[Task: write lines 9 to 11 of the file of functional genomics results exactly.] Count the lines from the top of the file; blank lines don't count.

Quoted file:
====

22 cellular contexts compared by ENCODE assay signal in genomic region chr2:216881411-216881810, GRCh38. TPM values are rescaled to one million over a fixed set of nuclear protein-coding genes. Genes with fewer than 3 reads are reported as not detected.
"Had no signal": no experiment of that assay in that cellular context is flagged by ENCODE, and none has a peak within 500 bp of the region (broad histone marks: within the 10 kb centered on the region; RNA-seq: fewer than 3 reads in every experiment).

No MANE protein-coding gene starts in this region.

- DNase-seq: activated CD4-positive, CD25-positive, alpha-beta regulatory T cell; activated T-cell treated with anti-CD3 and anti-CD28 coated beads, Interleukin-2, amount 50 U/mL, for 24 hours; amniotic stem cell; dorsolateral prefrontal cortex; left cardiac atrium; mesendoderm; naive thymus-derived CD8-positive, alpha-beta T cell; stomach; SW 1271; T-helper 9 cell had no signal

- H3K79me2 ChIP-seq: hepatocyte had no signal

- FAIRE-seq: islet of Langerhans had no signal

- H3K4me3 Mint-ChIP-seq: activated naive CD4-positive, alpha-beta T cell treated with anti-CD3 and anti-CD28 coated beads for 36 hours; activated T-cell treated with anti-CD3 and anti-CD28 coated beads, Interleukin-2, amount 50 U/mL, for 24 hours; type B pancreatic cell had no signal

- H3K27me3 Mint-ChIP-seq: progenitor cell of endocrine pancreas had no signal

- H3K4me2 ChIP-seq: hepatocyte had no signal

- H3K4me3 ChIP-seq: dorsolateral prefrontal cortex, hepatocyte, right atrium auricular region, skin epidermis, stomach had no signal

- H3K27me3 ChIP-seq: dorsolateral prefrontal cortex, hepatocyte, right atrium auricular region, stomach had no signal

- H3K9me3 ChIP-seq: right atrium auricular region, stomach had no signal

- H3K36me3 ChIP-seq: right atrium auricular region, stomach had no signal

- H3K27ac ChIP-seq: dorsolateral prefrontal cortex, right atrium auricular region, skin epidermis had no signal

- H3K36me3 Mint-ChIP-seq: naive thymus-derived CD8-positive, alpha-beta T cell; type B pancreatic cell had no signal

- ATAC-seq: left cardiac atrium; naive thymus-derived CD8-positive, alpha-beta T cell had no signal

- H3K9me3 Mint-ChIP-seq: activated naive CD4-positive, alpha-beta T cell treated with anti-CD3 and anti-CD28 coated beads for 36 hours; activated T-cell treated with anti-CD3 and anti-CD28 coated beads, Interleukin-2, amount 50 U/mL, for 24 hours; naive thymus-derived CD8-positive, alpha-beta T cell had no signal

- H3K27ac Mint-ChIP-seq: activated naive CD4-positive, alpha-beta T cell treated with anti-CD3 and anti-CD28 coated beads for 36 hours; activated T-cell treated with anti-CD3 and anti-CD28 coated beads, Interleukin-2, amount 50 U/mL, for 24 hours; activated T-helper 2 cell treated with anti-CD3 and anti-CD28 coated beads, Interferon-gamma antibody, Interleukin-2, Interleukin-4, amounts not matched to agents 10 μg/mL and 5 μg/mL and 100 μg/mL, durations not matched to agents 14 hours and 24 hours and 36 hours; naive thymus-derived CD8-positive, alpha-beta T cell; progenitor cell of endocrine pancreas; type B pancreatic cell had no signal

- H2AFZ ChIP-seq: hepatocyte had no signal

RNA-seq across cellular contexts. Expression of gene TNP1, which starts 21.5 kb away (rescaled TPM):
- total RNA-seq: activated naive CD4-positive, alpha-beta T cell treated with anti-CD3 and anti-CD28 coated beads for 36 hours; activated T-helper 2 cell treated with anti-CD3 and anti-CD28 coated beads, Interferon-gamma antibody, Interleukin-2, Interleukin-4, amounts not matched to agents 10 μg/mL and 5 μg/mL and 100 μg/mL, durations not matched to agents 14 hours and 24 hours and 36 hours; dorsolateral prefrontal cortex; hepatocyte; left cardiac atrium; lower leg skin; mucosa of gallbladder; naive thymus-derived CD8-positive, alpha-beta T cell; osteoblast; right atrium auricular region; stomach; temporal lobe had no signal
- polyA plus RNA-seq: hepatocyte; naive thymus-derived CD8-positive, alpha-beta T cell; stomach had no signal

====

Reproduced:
- H3K4me2 ChIP-seq: hepatocyte had no signal

- H3K4me3 ChIP-seq: dorsolateral prefrontal cortex, hepatocyte, right atrium auricular region, skin epidermis, stomach had no signal

- H3K27me3 ChIP-seq: dorsolateral prefrontal cortex, hepatocyte, right atrium auricular region, stomach had no signal